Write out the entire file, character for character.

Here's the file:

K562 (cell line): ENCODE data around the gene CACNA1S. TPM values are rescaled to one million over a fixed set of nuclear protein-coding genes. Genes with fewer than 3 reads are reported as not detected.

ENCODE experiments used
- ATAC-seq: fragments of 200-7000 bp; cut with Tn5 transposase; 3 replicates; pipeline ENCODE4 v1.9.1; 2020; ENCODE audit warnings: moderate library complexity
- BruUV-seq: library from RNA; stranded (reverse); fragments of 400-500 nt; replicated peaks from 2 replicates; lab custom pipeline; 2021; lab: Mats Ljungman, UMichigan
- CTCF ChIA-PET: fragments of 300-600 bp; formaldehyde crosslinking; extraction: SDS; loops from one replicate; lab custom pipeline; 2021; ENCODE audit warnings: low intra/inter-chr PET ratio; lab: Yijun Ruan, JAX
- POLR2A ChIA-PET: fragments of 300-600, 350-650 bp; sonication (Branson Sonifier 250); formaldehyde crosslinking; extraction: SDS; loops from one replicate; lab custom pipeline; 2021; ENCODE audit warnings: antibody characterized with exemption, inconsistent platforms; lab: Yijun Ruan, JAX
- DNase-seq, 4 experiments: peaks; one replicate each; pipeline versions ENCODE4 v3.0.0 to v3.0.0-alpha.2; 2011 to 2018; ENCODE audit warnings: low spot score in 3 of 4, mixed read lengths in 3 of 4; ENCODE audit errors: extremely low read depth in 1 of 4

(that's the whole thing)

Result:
K562 (cell line): ENCODE data around the gene CACNA1S. TPM values are rescaled to one million over a fixed set of nuclear protein-coding genes. Genes with fewer than 3 reads are reported as not detected.

ENCODE experiments used
- ATAC-seq: fragments of 200-7000 bp; cut with Tn5 transposase; 3 replicates; pipeline ENCODE4 v1.9.1; 2020; ENCODE audit warnings: moderate library complexity
- BruUV-seq: library from RNA; stranded (reverse); fragments of 400-500 nt; replicated peaks from 2 replicates; lab custom pipeline; 2021; lab: Mats Ljungman, UMichigan
- CTCF ChIA-PET: fragments of 300-600 bp; formaldehyde crosslinking; extraction: SDS; loops from one replicate; lab custom pipeline; 2021; ENCODE audit warnings: low intra/inter-chr PET ratio; lab: Yijun Ruan, JAX
- POLR2A ChIA-PET: fragments of 300-600, 350-650 bp; sonication (Branson Sonifier 250); formaldehyde crosslinking; extraction: SDS; loops from one replicate; lab custom pipeline; 2021; ENCODE audit warnings: antibody characterized with exemption, inconsistent platforms; lab: Yijun Ruan, JAX
- DNase-seq, 4 experiments: peaks; one replicate each; pipeline versions ENCODE4 v3.0.0 to v3.0.0-alpha.2; 2011 to 2018; ENCODE audit warnings: low spot score in 3 of 4, mixed read lengths in 3 of 4; ENCODE audit errors: extremely low read depth in 1 of 4